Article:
Speech, language disorders are preventable, treatable

6/12/2014, 12:09 a.m.
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Julie Herrera, a case manager at North Shore Medical Center, attended the hospital’s Better Hearing and Speech event to learn more about communication disorders. Lance Wiener, Speech Language Pathologist, gave information on speech and language disorders and the treatments and therapies available to help these conditions.

Speech and language disorders can take many forms and may limit academic achievement, social adjustment and career advancement. An individual may be born with a speech or language disorder, or it may be caused by accidental injury or illness.

Speech Language Pathologists are the professionals who treat all types of speech, language, and related disorders. They hold at least a master’s degree and are certified by the American Speech Language Hearing Association. In Florida, they also are licensed by the state. Speech Language Pathologists work in many different settings. North Shore Medical Center’s team includes Lance Weiner, SLP-CCC, Jimena Blanco, SLP-CCC and Tanya Dalce, SLP-CCC.

Better Hearing and Speech Month is celebrated nationwide during May in order to raise public awareness of speech and language disorders, which affects 14 million Americans.

“Fortunately, most people with speech and language problems can be helped,” said Weiner. “Even if the problem cannot be eliminated, we can teach people with speech and language problems strategies to help them cope. People may not fully regain their capacity to speak and understand, but a Speech Language Pathologist can help them live more independently.”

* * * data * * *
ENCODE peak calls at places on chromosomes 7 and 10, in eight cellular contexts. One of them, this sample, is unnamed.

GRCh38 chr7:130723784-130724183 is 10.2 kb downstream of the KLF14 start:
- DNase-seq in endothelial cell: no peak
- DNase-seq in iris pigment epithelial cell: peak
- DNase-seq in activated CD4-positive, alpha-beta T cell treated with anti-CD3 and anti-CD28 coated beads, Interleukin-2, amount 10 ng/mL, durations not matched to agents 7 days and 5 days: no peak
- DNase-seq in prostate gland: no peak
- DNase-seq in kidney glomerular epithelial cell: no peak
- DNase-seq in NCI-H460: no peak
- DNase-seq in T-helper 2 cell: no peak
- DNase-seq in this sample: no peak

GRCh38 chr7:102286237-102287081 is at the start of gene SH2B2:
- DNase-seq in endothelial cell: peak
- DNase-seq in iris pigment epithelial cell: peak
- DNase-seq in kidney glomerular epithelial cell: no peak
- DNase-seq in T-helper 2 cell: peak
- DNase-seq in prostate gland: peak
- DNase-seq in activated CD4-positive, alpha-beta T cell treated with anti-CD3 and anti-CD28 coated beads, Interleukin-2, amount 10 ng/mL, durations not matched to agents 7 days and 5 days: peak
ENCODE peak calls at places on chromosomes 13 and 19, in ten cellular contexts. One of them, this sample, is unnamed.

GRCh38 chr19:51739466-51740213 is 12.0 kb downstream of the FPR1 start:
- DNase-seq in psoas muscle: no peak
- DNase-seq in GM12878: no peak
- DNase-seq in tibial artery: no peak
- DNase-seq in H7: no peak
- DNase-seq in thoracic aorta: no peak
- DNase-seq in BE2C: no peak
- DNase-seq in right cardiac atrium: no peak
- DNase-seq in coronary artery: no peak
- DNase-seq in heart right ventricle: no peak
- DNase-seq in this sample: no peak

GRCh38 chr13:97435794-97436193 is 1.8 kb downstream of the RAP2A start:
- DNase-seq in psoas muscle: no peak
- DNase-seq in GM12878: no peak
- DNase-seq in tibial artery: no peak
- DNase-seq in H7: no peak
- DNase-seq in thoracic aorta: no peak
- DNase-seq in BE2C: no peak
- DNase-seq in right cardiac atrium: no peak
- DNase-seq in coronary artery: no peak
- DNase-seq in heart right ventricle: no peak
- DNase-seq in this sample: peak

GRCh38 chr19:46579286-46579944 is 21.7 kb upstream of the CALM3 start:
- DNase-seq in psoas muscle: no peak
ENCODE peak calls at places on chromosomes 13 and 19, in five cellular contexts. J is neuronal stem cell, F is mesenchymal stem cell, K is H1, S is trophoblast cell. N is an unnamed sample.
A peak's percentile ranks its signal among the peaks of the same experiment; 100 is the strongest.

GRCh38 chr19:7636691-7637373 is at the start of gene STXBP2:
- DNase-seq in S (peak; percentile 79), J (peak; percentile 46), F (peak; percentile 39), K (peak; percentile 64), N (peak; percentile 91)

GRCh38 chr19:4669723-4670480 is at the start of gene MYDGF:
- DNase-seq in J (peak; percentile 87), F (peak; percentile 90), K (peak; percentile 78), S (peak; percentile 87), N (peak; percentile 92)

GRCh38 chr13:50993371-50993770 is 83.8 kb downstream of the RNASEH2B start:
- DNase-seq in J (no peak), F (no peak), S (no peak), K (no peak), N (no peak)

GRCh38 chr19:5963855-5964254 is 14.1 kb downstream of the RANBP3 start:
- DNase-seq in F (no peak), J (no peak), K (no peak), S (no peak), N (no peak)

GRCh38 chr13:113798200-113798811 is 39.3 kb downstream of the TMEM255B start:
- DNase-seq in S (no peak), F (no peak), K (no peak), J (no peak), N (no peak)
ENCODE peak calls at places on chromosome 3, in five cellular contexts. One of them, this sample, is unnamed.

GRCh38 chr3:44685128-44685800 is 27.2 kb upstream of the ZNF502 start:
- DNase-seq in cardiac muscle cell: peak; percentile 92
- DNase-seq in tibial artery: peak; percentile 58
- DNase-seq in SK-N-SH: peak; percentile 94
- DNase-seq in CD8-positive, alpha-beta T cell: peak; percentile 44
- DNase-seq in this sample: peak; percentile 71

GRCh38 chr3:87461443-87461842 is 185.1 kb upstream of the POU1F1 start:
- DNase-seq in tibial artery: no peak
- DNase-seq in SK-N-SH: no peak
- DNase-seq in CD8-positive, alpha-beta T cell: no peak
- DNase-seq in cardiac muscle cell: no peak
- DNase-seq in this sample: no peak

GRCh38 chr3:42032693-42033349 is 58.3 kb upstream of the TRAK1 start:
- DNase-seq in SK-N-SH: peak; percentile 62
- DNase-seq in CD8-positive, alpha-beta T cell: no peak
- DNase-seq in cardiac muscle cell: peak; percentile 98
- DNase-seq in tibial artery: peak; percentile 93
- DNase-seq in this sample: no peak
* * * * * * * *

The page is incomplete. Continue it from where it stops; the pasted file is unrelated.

May’s national awareness focus is to promote communication health of an aging America. To reinforce the important message about communication disorders during May, the Division of Speech Language Pathology at North Shore Medical Center share the following tips on how to help more than 70 million Americans age

55 and older identify and prevent a speech, language or hearing disorder.

As people age, normal changes occur in hearing, speech, language, memory and swallowing.

The warning signs of speech, language and hearing problems include:

• Turning the television louder or asking people to repeat themselves

• Trouble remembering appointments or how to do familiar tasks

• A hoarse voice or easily losing your voice

• Trouble speaking clearly that gets worse over time

Tips for preventing communication disorders:

• Get regular checkups, including hearing tests

• Protect your voice; don’t yell or talk in noisy places

• Drink plenty of water

• Avoid smoking

• Turn down the television or radio when talking with others; you’ll hear each other better and you won’t have to speak loudly

• Keep your mind sharp; do puzzles, read, and keep up with current events

• Stay active and social; do things with friends and get involved in your community

Unlike many disabilities, speech, language and hearing problems can be prevented. The key is early detection and intervention; the earlier the problem is identified the sooner treatment can begin.

If you suspect that you or your family members have a communication disorder, consult a certified Speech Language Pathologist or Audiologist. These healthcare professionals play an important role working with individuals who are age 55 and older.

They can assist this age group in differentiating between normal aging and having a communication disorder. In addition, tips and techniques can be provided to prevent communication problems and keep your speech, voice and language in top form.

For more information about speech, language or swallowing disorders and prevention, contact the Rehabilitation Services - Speech Language Pathology Outpatient Division at North Shore Medical Center at 305-835-6155.